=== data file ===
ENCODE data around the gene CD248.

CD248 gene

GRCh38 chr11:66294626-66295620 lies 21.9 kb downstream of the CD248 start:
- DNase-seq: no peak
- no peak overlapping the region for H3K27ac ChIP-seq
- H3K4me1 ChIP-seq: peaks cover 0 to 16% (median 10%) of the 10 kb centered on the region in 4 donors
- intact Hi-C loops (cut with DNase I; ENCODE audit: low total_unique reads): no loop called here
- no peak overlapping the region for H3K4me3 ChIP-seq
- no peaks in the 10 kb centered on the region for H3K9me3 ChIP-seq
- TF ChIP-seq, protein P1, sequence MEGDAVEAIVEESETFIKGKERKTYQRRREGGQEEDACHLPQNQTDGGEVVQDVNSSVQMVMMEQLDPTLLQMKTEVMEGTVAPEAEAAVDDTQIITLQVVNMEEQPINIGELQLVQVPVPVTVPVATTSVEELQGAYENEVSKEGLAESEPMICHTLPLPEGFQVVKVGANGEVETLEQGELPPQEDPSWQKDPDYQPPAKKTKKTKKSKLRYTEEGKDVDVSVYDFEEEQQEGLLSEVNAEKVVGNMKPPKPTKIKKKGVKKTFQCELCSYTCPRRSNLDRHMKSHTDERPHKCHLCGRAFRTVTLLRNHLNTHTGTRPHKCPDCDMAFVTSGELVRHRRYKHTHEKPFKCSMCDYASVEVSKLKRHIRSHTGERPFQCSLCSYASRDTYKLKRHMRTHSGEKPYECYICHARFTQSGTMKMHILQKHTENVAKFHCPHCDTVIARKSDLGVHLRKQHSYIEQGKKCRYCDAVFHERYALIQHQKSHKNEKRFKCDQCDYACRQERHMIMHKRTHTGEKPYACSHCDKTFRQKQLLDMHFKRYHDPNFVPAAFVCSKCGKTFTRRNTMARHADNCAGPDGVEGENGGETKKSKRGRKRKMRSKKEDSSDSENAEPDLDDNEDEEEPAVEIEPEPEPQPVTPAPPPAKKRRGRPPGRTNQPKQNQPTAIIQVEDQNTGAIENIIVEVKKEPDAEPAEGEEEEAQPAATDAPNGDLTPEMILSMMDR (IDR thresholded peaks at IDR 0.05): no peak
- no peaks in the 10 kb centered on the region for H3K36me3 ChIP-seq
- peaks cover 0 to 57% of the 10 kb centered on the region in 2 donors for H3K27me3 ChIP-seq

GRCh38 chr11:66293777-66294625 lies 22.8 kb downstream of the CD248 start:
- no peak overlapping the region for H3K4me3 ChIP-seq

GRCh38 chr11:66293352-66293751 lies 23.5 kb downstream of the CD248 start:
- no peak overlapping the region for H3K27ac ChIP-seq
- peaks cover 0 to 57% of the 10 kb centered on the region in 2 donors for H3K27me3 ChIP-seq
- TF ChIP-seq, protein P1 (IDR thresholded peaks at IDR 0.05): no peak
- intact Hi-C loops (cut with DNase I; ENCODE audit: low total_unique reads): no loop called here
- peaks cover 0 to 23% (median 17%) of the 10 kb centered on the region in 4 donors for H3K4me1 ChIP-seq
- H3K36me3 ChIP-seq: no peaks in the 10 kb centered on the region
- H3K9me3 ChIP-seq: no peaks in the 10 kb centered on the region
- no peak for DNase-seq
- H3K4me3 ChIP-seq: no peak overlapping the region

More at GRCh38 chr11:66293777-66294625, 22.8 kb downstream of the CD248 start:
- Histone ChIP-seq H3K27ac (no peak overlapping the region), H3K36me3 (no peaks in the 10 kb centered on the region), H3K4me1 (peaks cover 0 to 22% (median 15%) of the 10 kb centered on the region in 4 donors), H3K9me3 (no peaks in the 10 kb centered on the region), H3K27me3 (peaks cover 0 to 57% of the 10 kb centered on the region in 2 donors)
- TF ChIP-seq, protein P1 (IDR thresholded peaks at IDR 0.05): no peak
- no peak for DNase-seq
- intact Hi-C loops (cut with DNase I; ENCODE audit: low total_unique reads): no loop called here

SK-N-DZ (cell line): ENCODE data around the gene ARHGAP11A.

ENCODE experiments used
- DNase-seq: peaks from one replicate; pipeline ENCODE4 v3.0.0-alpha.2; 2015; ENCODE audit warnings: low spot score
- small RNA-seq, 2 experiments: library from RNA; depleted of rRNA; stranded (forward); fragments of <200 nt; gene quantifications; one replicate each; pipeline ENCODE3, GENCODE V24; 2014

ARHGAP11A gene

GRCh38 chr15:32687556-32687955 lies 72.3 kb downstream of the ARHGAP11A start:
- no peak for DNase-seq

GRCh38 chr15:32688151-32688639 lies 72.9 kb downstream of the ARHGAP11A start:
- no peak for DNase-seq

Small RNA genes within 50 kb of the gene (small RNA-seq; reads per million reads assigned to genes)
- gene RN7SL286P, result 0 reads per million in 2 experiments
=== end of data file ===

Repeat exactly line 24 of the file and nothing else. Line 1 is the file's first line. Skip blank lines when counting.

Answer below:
- H3K4me3 ChIP-seq: no peak overlapping the region